Author: Jim Machi – General Manager CCD, Sangoma
Even though VoIP and IP communications are generally dominating all landline communications, why is the PSTN still there? Why doesn’t it just “go away”? After all, there have been discussions about the PSTN sunset for at least the past 8 years that I know of. This is mostly driven by how hard it is to service the old equipment and the fact that new services we are used to using on our mobile phone wouldn’t be possible with the current PSTN. And in this blog post from a long time ago, you can see a discussion about mandatory PSTN sunset in 2018. And yet, here we are in 2018, and I still see telephone poles, and I still see regular kitchen phones and sometimes when I go into offices I see very old PBXs. So why is this?
Well, for one thing, it’s inertia. You’ve had that kitchen phone in your house forever, and it still works. And you’re paying the bill every month, so why change it? There is even some benefit of that phone. I lived in NJ during Hurricane Sandy. With the power out, VoIP didn’t work and soon the mobile phones stopped working because there was no power for them. But I could still use the kitchen phone. It was that inertia again. However, when I moved, I confronted that inertia and I no longer have a kitchen phone.
Beyond that, just like anything, it’s a matter of economics. There are literally billions and billions of dollars of deployed working PSTN infrastructure. And while new infrastructure will typically be IP based, there is this issue of a deployed infrastructure that is paid for and still working. Maybe it’s getting frayed, and it’s hard to keep up, but it still works, so why get rid of it? Well, there are some expensive maintenance contracts out there, so that’s a good reason to upgrade/replace. And some providers and enterprises are even forgoing maintenance contracts. So, at some point they’ll need to upgrade and replace too. That is taking “it was paid for and it works” to the extreme. But, there have been no high profile PSTN crashes that I know of, so it just keeping chugging on.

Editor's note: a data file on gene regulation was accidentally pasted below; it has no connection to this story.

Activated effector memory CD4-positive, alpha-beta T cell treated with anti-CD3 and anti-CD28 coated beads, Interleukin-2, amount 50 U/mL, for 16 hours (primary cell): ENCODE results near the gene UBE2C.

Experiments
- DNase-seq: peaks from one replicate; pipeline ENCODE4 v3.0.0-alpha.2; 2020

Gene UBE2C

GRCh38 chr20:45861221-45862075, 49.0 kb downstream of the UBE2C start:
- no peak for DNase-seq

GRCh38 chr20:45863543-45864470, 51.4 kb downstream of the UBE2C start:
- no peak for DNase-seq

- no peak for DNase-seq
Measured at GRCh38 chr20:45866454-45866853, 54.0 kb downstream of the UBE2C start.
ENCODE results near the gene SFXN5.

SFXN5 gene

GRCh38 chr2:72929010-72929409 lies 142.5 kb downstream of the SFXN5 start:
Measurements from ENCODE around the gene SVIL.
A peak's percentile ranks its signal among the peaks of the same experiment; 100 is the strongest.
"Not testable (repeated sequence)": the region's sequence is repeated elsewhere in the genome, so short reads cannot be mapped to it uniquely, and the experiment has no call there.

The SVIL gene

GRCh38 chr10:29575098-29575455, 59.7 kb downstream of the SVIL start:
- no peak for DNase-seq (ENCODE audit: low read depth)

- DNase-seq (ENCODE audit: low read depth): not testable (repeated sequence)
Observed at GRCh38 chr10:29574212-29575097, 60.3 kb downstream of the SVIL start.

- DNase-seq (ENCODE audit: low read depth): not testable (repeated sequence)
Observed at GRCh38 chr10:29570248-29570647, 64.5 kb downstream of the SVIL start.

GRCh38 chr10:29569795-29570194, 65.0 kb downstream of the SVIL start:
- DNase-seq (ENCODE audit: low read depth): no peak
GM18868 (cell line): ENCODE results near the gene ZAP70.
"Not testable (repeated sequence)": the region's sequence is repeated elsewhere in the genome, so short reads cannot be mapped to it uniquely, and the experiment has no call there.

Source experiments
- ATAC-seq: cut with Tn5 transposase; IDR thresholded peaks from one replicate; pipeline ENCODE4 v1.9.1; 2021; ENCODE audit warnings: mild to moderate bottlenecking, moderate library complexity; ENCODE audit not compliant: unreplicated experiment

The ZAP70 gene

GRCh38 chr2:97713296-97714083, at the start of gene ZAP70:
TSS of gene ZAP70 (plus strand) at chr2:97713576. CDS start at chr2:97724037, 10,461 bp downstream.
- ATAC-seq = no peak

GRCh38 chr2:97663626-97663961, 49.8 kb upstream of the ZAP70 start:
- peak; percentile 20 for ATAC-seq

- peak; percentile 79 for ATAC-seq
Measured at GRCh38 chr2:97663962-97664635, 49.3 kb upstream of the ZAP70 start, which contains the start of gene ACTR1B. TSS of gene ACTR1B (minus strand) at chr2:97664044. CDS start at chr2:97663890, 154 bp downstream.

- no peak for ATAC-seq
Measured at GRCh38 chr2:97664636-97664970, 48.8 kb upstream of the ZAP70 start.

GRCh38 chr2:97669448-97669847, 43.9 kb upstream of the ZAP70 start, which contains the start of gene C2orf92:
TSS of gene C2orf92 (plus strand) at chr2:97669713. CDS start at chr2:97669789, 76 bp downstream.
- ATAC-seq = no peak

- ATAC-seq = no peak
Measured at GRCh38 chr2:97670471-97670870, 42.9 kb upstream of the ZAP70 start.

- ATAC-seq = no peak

However, one reason this PSTN sunset is taking so long is an economic issue from a different area. The service providers just aren’t making the money on voice that they used to. One impact of VoIP communications is that it drove down pricing as a whole. So, if the money isn’t there to get new equipment, or the equipment money is there only for data and for 4G/5G and emergency purposes for PSTN voice, then service providers will keep squeezing and squeezing. So, there is no real good reason to change if they don’t have to. And by this, I mean if it still works.
From an application solution standpoint, some solutions are still PSTN at heart. Just put a gateway in front of a PSTN solution and you have connectivity to the internet and VoIP, prolonging that life of that solution.
All of this contributes to a very long PSTN tail. If you need any PSTN connectivity equipment, Sangoma is still making PSTN products. While our customer base not only requires the latest cloud based IP infrastructure and services, there are also some customers that still require PSTN interface products for the reasons outlined here. It is a very long tail indeed.